Throughout the 1990s and 2000s, the new Russia was no longer seen as a threat to the West (primarily the United States).  In fact, it was now part of the global community of capitalist exploiters. 

Even as America and Britain launched illegal invasions of Afghanistan and Iraq, Russia did little more than tut disapprovingly on the sidelines.  However, these wars were to have a profound effect on the views of Washington’s own ruling elite.

The number of Americans who died in their country’s ‘war’ to steal Iraq’s massive oil resources was seen to be too high by those in the corridors of power on Capitol Hill (and by ordinary Americans), so a new plan of action had to be developed.  Instead of sending-in the Marines, America would fund and supply indigenous groups in countries where Washington wanted to see regime change, with new pro-America administrations installed.

A complicit western media then reported these developments as the ‘Arab Spring’, reporting how ordinary people in countries such as Libya and Egypt had suddenly risen-up against dictators, had surprisingly found themselves in possession of massive quantities of weapons, and were determined to hold democratic elections to return power to the people.

Of course, the silly Egyptians got the democracy thing wrong at their first go: after having removed President Hosni Mubarak, effectively by way of an American-backed military coup, the people then democratically voted for a new government containing the Muslim Brotherhood.  This, though, was not the pro-America regime Washington wanted, so there had to be another ‘Arab Spring’ in Egypt to overthrow the new democratically-elected President Mohamed Morsi.  Egyptians got the message and in the second ‘democratic’ election they put in place the leader America wanted.

With this tactic apparently working well, the Washington military-hawks turned their attention to Europe.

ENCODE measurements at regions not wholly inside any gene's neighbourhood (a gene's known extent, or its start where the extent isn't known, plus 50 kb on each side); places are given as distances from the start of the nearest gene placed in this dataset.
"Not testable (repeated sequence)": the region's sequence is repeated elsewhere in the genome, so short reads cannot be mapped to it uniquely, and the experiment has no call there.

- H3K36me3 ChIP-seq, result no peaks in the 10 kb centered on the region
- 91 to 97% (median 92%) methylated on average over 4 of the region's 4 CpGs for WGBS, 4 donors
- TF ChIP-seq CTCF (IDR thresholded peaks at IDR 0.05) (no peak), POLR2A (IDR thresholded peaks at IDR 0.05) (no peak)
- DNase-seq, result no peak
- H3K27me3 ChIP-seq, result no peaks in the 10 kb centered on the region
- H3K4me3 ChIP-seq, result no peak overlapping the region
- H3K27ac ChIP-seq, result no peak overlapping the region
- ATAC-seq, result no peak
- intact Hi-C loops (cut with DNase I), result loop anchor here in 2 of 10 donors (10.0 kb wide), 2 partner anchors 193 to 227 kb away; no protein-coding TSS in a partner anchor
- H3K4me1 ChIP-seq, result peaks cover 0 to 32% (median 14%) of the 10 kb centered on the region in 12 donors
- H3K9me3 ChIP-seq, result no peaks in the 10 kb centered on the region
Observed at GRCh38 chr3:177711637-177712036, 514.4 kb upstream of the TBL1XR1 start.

Former Soviet Union states and Warsaw Pact countries had been drawn into membership of the western capitalist club through being accepted into the European Union, where social and economic influence is exercised by three American-dominated organisations – the World Bank, the International Monetary Fund (IMF) and the World Trade Organisation (WTO). 

Former communist states now EU members include: Bulgaria, Croatia, Czech Republic, Estonia, Hungary, Latvia, Lithuania, Poland, Romania, Slovakia and Slovenia.  Not so long ago all of these countries were satellites of the Russian-controlled Soviet Union.

However, the next step in America’s European hegemony was seen by Russia to be much more serious.  The North Atlantic Treaty Organisation (NATO) – the nuclear-armed international military body that had stood for generations against the Soviet Union – began expanding eastwards, accepting as members the Czech Republic, Hungary, Poland, Bulgaria, Estonia, Latvia, Lithuania, Romania, Slovakia, Slovenia, Albania and Croatia (in that order).

Russia began to see a pattern emerging and, in 2013, when the European Union offered an Association Agreement to Ukraine, the prospect of the EU - almost certainly followed by NATO – edging right up onto the Russian border became a distinct possibility.